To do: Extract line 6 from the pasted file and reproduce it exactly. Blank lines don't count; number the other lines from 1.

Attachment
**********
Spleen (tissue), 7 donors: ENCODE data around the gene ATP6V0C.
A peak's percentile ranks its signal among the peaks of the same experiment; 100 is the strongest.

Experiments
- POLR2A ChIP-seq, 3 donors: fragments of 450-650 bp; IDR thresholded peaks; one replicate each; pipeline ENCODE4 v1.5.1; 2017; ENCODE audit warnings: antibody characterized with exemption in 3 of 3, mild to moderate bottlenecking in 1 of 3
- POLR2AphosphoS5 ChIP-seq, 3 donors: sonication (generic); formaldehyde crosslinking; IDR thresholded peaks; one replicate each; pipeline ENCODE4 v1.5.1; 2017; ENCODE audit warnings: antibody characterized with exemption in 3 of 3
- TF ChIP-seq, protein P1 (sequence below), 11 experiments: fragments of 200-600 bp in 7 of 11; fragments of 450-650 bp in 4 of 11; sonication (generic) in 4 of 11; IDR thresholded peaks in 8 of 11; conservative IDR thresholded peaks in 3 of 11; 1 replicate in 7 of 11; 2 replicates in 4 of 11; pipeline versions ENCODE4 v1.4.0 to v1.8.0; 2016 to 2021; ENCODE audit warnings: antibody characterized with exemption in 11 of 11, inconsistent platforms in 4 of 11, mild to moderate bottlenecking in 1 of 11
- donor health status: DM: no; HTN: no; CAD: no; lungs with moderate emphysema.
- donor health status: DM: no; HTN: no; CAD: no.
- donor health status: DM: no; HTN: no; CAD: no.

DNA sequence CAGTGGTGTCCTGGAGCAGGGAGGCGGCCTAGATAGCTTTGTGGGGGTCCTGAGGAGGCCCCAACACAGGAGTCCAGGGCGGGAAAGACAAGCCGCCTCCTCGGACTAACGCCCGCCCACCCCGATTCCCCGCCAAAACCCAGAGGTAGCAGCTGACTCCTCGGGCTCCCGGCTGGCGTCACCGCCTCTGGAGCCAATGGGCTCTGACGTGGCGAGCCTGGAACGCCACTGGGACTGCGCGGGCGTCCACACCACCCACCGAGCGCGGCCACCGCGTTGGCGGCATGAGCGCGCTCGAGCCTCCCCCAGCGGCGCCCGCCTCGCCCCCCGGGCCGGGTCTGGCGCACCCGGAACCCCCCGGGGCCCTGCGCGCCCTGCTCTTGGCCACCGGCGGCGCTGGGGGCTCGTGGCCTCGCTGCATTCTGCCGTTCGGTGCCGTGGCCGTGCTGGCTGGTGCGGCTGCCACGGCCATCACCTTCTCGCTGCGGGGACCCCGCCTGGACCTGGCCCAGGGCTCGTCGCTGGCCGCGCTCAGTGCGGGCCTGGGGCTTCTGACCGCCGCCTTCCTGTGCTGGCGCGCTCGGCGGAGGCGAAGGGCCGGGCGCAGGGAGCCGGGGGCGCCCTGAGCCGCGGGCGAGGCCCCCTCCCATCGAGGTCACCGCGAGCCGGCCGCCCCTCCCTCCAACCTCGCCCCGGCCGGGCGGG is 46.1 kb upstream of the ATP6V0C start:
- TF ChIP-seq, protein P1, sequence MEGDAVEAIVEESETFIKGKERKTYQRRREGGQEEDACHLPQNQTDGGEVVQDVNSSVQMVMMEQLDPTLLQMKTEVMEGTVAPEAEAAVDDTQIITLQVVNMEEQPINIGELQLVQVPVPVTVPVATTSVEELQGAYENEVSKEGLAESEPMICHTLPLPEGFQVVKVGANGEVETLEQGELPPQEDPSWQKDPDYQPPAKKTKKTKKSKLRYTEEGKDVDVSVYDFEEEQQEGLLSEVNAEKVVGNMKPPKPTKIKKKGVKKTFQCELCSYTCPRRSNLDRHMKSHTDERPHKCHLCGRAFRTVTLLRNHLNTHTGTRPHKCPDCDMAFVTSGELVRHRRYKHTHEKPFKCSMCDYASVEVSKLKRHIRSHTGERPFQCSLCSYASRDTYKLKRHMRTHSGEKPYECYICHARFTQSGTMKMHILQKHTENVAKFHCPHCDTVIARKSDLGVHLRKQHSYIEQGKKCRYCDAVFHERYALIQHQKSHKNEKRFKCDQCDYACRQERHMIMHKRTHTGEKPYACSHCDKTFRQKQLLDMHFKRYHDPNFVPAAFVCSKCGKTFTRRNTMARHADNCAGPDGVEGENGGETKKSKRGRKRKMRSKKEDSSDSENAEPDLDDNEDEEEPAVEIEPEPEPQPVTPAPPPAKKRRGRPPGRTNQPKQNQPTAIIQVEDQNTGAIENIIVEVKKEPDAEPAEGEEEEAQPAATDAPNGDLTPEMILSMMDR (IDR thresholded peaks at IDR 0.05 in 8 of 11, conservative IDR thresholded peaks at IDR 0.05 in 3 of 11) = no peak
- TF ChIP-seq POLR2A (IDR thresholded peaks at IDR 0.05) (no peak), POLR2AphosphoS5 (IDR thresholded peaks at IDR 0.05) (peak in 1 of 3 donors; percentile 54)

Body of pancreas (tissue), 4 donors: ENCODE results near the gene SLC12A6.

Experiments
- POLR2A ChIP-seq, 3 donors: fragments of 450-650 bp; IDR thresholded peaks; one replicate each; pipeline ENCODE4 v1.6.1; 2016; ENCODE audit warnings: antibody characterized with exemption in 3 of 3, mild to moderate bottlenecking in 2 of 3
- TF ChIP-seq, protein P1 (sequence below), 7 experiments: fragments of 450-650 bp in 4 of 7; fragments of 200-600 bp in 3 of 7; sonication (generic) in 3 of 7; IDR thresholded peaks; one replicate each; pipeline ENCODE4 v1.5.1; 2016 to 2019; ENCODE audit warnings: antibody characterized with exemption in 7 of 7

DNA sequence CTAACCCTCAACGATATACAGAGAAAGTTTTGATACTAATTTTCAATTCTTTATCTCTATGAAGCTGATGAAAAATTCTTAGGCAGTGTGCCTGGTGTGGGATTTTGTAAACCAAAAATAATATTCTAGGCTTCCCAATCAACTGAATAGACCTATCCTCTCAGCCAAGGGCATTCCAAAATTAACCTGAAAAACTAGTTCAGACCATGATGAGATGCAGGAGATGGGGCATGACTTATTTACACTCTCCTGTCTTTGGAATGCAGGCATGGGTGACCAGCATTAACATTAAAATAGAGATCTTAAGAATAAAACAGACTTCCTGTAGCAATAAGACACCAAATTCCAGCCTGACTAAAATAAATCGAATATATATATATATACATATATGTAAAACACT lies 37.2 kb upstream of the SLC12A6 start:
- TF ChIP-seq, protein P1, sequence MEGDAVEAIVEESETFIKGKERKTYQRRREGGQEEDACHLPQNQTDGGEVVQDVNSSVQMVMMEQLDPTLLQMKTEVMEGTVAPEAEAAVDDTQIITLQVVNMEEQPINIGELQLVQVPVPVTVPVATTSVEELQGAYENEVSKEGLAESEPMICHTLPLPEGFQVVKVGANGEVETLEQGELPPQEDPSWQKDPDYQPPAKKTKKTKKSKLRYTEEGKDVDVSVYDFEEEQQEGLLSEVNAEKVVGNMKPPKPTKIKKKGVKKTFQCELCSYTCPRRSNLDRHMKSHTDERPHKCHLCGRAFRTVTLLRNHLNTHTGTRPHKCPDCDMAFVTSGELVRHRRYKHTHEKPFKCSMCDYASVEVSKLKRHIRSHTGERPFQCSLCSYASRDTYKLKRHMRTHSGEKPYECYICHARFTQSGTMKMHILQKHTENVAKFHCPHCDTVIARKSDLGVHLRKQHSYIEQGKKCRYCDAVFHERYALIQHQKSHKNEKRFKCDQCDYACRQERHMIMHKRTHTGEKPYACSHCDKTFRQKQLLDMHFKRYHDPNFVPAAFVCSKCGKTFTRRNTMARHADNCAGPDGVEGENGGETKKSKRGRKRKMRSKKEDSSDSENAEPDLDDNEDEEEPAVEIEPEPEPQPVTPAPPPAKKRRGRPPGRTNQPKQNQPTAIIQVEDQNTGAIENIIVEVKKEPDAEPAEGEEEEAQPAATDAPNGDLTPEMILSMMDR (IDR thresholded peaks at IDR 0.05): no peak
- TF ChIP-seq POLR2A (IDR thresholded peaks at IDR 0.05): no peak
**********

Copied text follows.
- TF ChIP-seq, protein P1 (sequence below), 11 experiments: fragments of 200-600 bp in 7 of 11; fragments of 450-650 bp in 4 of 11; sonication (generic) in 4 of 11; IDR thresholded peaks in 8 of 11; conservative IDR thresholded peaks in 3 of 11; 1 replicate in 7 of 11; 2 replicates in 4 of 11; pipeline versions ENCODE4 v1.4.0 to v1.8.0; 2016 to 2021; ENCODE audit warnings: antibody characterized with exemption in 11 of 11, inconsistent platforms in 4 of 11, mild to moderate bottlenecking in 1 of 11